Don’t forget to share this post with other aspiring product creators using any of the social media buttons right below this post. You never know, one of those people you share it with may end up selling you a product in the future and you could end up saving yourself some frustration just by inviting them to come read this!

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  1. Visiting you via the #blogboost. I so agree with your points above, especially the call to action one. I feel so disappointed when I read through something only to discover there’s no clear action steps or cohesive wrap-up on how to implement the ideas presented.
    Theresa recently posted..Sleepy Hollow: Epi 1:3 Triumph of EvilMy Profile

    • Without clear steps it’s so easy to feel lost. Okay, I’ve got all of the information, but what order do I use it in? Where do I start? It can turn a good product into something full of frustrating trial and error.

  2. Since I just finished my ebook, and will soon be trying my hand at reports and tip sheets to help sell it this is great information to have. I especially appreciate the TOC tutorial link. Thanks for taking time to list these.
    Nita recently posted..Dance The Pain AwayMy Profile

    • Glad to help. This post really does two things. On one hand it helps my readers so they don’t make these mistakes, on the other hand I’ve got the selfish desire to get to review better info products. lol

  3. Ann Covey says:

    Love the tip about giving people an action plan.

    It’s not just the information, it’s what they do with it!

    Thanks for this!


    • I love action plans. They really turn an average or good product into a great product. I like being able to see a general outline of what I need to do to make a plan work.

  4. Hi Amanda! I’ve been watching your blog for awhile but just saw you are doing the UBC. So cool! This was a great article and really important. I’ve started doing information products and several have told me “hold back” don’t give away too much or you’re not going to sell what you really want to sell after your freebie. But honestly, doing things half-ass is just stupid. Give a complete product or they are just going to be ticked off and skip your paid product anyway.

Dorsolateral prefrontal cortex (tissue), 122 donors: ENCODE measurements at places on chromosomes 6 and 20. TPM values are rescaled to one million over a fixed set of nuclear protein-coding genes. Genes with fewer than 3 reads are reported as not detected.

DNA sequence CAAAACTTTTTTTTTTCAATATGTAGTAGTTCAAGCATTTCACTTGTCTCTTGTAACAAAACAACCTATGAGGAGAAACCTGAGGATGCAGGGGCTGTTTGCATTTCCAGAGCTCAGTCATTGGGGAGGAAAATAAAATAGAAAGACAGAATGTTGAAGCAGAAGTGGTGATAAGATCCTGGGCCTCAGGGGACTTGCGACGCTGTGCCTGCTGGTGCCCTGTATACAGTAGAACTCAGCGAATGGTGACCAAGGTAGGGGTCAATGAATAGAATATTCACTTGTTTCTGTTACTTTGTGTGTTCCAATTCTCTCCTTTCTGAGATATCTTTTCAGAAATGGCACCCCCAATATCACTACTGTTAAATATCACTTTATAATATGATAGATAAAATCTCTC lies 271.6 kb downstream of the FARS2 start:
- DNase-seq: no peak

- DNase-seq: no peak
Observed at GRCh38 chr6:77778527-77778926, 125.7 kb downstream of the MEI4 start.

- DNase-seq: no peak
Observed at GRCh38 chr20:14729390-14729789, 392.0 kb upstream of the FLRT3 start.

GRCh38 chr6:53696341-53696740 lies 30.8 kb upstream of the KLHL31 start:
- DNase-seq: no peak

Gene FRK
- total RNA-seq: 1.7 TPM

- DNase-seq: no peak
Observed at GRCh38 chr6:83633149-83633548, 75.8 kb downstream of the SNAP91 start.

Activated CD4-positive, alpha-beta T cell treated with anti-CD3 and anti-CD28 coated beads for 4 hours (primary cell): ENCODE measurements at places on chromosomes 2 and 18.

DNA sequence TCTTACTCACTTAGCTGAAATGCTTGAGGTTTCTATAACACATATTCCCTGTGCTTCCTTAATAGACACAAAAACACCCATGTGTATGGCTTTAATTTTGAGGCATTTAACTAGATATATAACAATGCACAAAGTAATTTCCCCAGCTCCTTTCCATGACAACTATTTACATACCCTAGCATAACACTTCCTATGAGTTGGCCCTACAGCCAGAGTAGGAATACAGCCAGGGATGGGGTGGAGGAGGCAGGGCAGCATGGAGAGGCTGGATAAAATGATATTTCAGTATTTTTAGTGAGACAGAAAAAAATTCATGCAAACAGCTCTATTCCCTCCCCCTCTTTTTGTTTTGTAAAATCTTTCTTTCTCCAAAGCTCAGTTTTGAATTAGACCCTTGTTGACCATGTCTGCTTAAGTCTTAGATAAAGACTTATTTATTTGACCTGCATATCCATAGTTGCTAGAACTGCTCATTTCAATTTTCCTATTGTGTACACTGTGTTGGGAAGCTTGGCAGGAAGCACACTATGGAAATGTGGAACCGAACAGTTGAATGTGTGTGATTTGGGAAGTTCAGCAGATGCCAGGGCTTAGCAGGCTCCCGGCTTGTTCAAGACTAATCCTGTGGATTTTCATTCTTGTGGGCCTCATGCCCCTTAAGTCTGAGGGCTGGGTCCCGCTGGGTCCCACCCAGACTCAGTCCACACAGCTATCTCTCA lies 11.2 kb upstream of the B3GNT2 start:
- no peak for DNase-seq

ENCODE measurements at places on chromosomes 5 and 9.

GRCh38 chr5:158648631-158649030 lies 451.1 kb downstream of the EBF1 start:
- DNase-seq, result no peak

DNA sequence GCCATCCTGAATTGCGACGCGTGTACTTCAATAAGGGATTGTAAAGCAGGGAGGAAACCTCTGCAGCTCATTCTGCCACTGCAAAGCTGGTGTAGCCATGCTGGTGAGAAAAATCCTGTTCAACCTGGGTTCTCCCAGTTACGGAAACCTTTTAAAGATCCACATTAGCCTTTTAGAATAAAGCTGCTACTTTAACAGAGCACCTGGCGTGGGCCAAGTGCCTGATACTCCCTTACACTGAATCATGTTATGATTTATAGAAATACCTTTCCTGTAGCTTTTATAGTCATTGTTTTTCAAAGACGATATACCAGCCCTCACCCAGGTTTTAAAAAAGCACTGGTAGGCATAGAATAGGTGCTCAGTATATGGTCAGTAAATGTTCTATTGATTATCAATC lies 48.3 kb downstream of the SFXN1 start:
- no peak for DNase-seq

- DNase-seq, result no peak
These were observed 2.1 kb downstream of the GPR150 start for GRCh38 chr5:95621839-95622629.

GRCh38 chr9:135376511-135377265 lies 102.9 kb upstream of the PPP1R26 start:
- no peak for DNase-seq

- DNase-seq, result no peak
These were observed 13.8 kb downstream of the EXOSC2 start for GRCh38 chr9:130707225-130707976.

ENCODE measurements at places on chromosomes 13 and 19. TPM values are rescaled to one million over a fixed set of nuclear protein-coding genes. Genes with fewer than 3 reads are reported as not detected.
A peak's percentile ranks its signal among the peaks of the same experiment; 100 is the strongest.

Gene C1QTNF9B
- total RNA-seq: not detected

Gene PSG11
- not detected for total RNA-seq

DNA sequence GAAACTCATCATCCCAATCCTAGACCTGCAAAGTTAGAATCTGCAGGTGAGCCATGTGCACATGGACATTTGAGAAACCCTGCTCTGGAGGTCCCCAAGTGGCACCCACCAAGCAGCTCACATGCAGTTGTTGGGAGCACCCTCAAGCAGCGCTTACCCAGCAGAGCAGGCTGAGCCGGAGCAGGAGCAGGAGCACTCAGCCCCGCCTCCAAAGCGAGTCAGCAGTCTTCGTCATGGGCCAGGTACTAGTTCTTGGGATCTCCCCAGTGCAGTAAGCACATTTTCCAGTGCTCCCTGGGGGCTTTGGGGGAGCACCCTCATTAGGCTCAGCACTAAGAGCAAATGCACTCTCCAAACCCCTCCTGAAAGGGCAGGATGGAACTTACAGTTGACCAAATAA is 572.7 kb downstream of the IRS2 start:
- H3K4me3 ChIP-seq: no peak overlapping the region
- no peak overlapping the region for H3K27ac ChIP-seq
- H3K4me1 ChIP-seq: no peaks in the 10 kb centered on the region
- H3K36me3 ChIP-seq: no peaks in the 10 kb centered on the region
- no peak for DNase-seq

Thanks for sharing your thoughts! Looking forward to more.
    Misty Spears recently posted..Where Can You Find an Editor?My Profile

    • When it comes to a freebie, I try to pick a related topic rather than the topic my product is about because I hate holding back. It makes me feel like I’m purposely making things hard on my reader if I hold back.

      For example, for my upcoming product about writing Amazon reviews my freebie is a short guide to how people make money writing reviews.

      Your readers can tell when you’re holding back or just not giving all of the info and as a reader it’s infuriating to see! I don’t like giving away my hard earned money for only half of the story, you know?

  5. Hi Amanda –

    No table of contents???? Pish-Tosh – Don’t bother!

    In all honesty, I don’t mind a short biography. It helps me to get to know the person that I am dealing with. I always include a hobby or two and musical tastes in mine. Maybe that will help to make a connection. Maybe not relevant – but it can give someone insight as to who I am.

    I hate it when chunks are missing – I hate it when someone leaves out missing info in a tutorial or something. For instance, I purchased software that was suppose to help me create dynamic fan pages on facebook – looked good on paper, but when I started watching the video and he was discussing tabs etc I had no clue what he was talking about, nor did he explain, nor did he get back to me with the support! Don’t assume that I know what you know.

    An overview is one thing – step-by-step should be just that!

    I did not know that you did reviews – what do you charge? email me if you can with the particulars. Thanks

    Donald Thomas recently posted..Mind Mapping (For Productivity)My Profile

    • A short bio is good. I recently picked up a product that had a 10 page bio though, and the entire product was 30 pages! I want to know a bit about the writer, I don’t want to know EVERYTHING about them. Some background and flavor before getting to the info is great though.

      What kind of reviews are you looking for? You can use my contact form to get in touch with me any time!

  6. I totally agree with everything you said here. I also think I’m guilty of not giving the “final steps” lately, but it was an oversight and not because I was trying to hold something back! 🙂

    When is your Amazon review book coming out?
    Bonnie Gean recently posted..30 Snippets You May Not Know About MeMy Profile